Never heard of this ris­ing star? That’ll soon change

The lat­est line in Hol­ly­wood roy­alty, Zoe Kazan has al­most gone un­no­ticed de­spite her act­ing and writ­ing cred­its. But with her new film all that is about to change, as dis­cov­ers

The Wharf - - Front Page - GEMMA DUNN

Zoe Kazan hails from a Hol­ly­wood roy­alty – her grand­fa­ther was the in­flu­en­tial di­rec­tor Elia Kazan (A

Street­car Named De­sire and On The Wa­ter­front) and her par­ents are suc­cess­ful screen­writ­ers Ni­cholas Kazan and Robin Swicord.

How­ever, the ac­tress has long been keen to make her own name. Since grad­u­at­ing from Yale Univer­sity over a decade ago, Kazan has carved a ca­reer in show­biz, re­ceiv­ing an Emmy nom­i­na­tion for her ap­pear­ance in Olive Kit­teridge for HBO.

She’s even earned her stripes as a suc­cess­ful writer with stage plays and screen plays, some co-writ­ten with boyfriend of 10 years, ac­tor Paul Dano.

But it’s 33-year-old Kazan’s lat­est out­ing – a star­ring role in Sun­dance Film Fes­ti­val 2017 favourite, The Big

Sick – that’s about to pro­pel her to new heights.

The charm­ing off-type rom­com, pro­duced by Judd Apa­tow and co-writ­ten by Sil­i­con Val­ley star Ku­mail Nan­jiani and his wife Emily V Gor­don, fol­lows the real-life courtship of Pak­istan-born as­pir­ing co­me­dian Ku­mail (played by Nan­jiani him­self ) and grad stu­dent Emily (Kazan).

But drama en­sues when their as­sumed one-night stand blos­soms into the real thing and Ku­mail is not only left to deal with the fall­out from the cul­tural dat­ing di­vide re­jected by his tra­di­tional Mus­lim fam­ily, but also a med­i­cal cri­sis when Emily is be­set with a mys­tery ill­ness.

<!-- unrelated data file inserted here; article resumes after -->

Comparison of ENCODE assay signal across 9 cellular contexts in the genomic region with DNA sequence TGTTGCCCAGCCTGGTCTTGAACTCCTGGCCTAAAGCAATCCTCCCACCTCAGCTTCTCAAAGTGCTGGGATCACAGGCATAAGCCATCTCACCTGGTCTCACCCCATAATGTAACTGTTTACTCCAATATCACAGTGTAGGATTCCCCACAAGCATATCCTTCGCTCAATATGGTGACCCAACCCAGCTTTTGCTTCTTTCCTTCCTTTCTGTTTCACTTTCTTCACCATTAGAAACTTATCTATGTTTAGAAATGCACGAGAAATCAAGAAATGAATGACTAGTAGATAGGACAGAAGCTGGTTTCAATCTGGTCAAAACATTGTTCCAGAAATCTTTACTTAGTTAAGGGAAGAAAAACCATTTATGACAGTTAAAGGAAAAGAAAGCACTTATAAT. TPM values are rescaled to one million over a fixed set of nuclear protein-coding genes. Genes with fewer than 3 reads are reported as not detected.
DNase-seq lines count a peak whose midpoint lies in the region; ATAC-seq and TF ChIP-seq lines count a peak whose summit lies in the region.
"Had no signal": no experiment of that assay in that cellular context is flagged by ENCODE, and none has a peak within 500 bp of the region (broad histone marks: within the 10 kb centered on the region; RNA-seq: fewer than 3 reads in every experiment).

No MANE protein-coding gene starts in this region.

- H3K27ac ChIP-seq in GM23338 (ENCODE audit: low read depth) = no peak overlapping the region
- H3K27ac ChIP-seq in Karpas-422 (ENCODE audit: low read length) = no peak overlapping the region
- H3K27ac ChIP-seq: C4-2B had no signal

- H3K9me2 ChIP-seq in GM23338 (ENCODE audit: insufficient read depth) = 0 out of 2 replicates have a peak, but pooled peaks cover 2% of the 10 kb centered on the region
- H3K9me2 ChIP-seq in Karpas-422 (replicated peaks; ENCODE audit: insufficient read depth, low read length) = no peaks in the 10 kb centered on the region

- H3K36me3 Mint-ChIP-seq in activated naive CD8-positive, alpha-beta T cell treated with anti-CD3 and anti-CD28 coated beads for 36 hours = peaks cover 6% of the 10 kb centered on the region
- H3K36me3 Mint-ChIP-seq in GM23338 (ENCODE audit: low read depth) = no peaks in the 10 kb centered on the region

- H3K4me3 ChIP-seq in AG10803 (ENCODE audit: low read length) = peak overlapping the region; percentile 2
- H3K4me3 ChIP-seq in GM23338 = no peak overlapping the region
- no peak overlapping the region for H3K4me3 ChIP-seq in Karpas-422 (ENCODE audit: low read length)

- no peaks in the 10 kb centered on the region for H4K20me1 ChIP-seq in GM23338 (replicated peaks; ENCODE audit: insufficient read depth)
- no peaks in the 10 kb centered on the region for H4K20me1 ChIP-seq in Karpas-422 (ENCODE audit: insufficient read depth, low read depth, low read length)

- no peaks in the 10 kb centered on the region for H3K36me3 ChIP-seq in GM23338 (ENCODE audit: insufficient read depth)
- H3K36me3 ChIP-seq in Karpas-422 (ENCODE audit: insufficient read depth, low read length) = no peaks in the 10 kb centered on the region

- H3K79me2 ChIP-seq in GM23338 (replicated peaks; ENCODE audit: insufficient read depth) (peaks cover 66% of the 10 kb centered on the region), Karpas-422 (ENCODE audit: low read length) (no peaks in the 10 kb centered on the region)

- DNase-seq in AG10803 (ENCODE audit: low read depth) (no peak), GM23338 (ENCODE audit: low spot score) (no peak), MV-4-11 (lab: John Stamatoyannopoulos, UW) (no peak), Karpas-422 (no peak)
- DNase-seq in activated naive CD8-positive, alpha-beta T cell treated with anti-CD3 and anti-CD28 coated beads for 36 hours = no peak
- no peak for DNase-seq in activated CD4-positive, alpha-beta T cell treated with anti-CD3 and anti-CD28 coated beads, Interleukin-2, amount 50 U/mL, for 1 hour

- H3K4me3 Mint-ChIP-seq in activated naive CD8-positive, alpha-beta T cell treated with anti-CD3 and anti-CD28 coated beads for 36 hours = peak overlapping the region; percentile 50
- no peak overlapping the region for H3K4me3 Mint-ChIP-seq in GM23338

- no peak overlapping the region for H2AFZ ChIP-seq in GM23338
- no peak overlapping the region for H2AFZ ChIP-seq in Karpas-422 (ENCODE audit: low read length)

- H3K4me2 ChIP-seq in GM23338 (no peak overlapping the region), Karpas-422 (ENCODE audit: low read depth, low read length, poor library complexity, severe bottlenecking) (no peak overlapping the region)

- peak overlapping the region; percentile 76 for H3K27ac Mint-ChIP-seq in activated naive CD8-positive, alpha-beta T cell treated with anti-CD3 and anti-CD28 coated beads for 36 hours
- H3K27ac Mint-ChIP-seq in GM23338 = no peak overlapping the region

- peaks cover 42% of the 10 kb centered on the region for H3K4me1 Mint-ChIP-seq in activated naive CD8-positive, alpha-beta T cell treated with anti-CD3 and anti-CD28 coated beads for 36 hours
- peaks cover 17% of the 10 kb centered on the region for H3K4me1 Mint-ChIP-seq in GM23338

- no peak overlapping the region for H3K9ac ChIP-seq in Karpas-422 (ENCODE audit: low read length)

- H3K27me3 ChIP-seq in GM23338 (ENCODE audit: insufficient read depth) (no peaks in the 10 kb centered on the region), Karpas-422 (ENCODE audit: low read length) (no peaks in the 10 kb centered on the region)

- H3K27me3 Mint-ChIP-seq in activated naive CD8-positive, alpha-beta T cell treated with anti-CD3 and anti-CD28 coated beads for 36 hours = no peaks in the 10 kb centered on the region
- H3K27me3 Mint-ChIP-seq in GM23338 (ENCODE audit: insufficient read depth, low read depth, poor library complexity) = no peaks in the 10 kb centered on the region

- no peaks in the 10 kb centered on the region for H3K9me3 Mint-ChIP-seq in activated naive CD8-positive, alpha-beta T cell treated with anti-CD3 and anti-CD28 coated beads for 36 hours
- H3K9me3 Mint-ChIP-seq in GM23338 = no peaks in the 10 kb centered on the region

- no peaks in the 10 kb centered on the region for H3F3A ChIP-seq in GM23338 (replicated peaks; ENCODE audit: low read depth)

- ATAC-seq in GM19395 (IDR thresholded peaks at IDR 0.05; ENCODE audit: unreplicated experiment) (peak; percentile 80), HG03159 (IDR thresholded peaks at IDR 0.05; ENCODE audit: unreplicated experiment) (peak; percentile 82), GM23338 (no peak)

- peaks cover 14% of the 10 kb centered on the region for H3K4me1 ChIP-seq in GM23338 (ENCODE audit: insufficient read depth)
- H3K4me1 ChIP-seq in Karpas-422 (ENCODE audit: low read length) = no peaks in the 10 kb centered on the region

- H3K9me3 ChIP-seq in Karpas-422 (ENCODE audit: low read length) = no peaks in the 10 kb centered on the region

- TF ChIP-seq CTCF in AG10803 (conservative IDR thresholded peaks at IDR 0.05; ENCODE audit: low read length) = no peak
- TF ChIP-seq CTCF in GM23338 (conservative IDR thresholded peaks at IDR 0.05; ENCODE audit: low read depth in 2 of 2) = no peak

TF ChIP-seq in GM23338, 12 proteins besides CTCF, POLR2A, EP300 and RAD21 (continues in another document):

Kazan said: “There’s some­thing in it that seems re­ally orig­i­nal and it saves it from some of the tropes of the genre.

“I think the love part of it has a wide defini­tion; it’s about fa­mil­iar love and love be­tween friends. It’s not that nar­rowly de­fined.

“I was very im­pressed by the deft­ness of tone Ku­mail and Emily achieved – it’s emo­tional, funny and scary all at the same time.”

Holed up in a Lon­don ho­tel suite, the star – sit­ting cross legged in a kooky leop­ard-print dress and metal­lic gold heels – is bright, warm and en­gag­ing, dish­ing out com­pli­ments mid-chat.

But she’s not to be un­der­es­ti­mated. Re­cent ad­mis­sions re­gard­ing on-set sex­ism should be ap­plauded as should her can­did es­say for the

New York Times chron­i­cling her teenage bat­tle with anorexia.

Would she be happy, then, to see her life played out on the big screen, much like her

Big Sick co-stars? “No, I would not want to! Would you? Emily and Ku­mail were very brave in putting them­selves on the page. They’re re­ally mak­ing art out of their lives.

“In that spirit, I felt that the script was chal­leng­ing me to bring as much of my­self to the table as pos­si­ble. Un­like some of the other parts I’ve played, this role wasn’t about trans­for­ma­tion. It re­quired me to drop into my real self.”

The deep sense of re­spon­si­bil­ity was eased by her con­nec­tion with Gor­don. E mily is the kind of girl that I would have a crush on in school. She is just so kind and smart and funny, and she put me at ease very quickly,” she said.

“And I also felt like I kind of knew her al­ready. Meet­ing her, it’s so dumb, but she was wear­ing a shirt that I al­ready owned and I felt like, ‘Ah this is a good sign, we’re al­ready in the same place’.”

Next on Kazan’s radar is her fourth pro­duced play, Af­ter The Blast, an off-Broad­way post-apoc­a­lyp­tic show set in the wake of to­tal en­vi­ron­men­tal dis­as­ter.

“I wouldn’t say there’s that kind of blan­ket state­ment [in my plays]. But in gen­eral, be­ing able to go home and take all my hair and make-up and stuff off and go into my imag­i­na­tion... That di­rect line to my cre­ativ­ity has re­ally saved me.”

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